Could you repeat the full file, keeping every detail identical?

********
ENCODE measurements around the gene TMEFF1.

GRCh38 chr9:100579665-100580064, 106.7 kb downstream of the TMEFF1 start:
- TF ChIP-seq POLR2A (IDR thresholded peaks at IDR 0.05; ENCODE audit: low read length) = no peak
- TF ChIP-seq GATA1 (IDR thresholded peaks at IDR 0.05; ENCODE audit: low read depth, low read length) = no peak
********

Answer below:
ENCODE measurements around the gene TMEFF1.

GRCh38 chr9:100579665-100580064, 106.7 kb downstream of the TMEFF1 start:
- TF ChIP-seq POLR2A (IDR thresholded peaks at IDR 0.05; ENCODE audit: low read length) = no peak
- TF ChIP-seq GATA1 (IDR thresholded peaks at IDR 0.05; ENCODE audit: low read depth, low read length) = no peak